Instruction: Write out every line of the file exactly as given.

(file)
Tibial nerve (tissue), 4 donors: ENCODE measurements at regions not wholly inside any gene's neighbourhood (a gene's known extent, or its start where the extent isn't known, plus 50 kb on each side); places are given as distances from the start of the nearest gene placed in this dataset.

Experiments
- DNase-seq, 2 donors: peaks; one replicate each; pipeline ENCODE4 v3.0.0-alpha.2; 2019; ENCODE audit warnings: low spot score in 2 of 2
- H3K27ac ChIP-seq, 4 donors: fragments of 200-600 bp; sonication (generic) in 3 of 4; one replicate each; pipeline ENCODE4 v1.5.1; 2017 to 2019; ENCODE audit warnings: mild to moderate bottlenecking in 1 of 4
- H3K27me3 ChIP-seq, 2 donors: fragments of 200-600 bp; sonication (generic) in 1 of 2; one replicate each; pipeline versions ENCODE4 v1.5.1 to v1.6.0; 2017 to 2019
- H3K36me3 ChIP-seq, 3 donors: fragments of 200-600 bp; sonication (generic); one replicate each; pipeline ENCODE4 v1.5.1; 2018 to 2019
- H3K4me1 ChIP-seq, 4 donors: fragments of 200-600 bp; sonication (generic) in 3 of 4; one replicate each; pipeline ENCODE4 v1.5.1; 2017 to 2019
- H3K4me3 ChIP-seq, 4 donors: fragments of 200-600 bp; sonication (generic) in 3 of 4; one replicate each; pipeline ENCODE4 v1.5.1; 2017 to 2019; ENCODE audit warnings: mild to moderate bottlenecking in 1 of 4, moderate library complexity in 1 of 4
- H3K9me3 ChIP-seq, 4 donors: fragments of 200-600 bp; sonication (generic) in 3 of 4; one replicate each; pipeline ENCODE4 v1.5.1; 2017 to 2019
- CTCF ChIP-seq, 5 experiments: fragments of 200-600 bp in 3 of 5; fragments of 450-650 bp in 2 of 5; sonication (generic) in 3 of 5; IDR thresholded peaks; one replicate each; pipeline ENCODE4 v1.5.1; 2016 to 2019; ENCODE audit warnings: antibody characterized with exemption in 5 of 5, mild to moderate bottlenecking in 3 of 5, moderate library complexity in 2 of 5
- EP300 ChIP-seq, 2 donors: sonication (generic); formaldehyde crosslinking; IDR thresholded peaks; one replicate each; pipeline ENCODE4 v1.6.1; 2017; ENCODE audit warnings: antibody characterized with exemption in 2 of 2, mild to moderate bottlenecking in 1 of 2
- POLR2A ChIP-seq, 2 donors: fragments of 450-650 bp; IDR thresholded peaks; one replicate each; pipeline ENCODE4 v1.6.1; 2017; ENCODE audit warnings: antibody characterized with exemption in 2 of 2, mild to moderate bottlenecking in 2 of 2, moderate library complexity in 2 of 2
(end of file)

Tibial nerve (tissue), 4 donors: ENCODE measurements at regions not wholly inside any gene's neighbourhood (a gene's known extent, or its start where the extent isn't known, plus 50 kb on each side); places are given as distances from the start of the nearest gene placed in this dataset.

Experiments
- DNase-seq, 2 donors: peaks; one replicate each; pipeline ENCODE4 v3.0.0-alpha.2; 2019; ENCODE audit warnings: low spot score in 2 of 2
- H3K27ac ChIP-seq, 4 donors: fragments of 200-600 bp; sonication (generic) in 3 of 4; one replicate each; pipeline ENCODE4 v1.5.1; 2017 to 2019; ENCODE audit warnings: mild to moderate bottlenecking in 1 of 4
- H3K27me3 ChIP-seq, 2 donors: fragments of 200-600 bp; sonication (generic) in 1 of 2; one replicate each; pipeline versions ENCODE4 v1.5.1 to v1.6.0; 2017 to 2019
- H3K36me3 ChIP-seq, 3 donors: fragments of 200-600 bp; sonication (generic); one replicate each; pipeline ENCODE4 v1.5.1; 2018 to 2019
- H3K4me1 ChIP-seq, 4 donors: fragments of 200-600 bp; sonication (generic) in 3 of 4; one replicate each; pipeline ENCODE4 v1.5.1; 2017 to 2019
- H3K4me3 ChIP-seq, 4 donors: fragments of 200-600 bp; sonication (generic) in 3 of 4; one replicate each; pipeline ENCODE4 v1.5.1; 2017 to 2019; ENCODE audit warnings: mild to moderate bottlenecking in 1 of 4, moderate library complexity in 1 of 4
- H3K9me3 ChIP-seq, 4 donors: fragments of 200-600 bp; sonication (generic) in 3 of 4; one replicate each; pipeline ENCODE4 v1.5.1; 2017 to 2019
- CTCF ChIP-seq, 5 experiments: fragments of 200-600 bp in 3 of 5; fragments of 450-650 bp in 2 of 5; sonication (generic) in 3 of 5; IDR thresholded peaks; one replicate each; pipeline ENCODE4 v1.5.1; 2016 to 2019; ENCODE audit warnings: antibody characterized with exemption in 5 of 5, mild to moderate bottlenecking in 3 of 5, moderate library complexity in 2 of 5
- EP300 ChIP-seq, 2 donors: sonication (generic); formaldehyde crosslinking; IDR thresholded peaks; one replicate each; pipeline ENCODE4 v1.6.1; 2017; ENCODE audit warnings: antibody characterized with exemption in 2 of 2, mild to moderate bottlenecking in 1 of 2
- POLR2A ChIP-seq, 2 donors: fragments of 450-650 bp; IDR thresholded peaks; one replicate each; pipeline ENCODE4 v1.6.1; 2017; ENCODE audit warnings: antibody characterized with exemption in 2 of 2, mild to moderate bottlenecking in 2 of 2, moderate library complexity in 2 of 2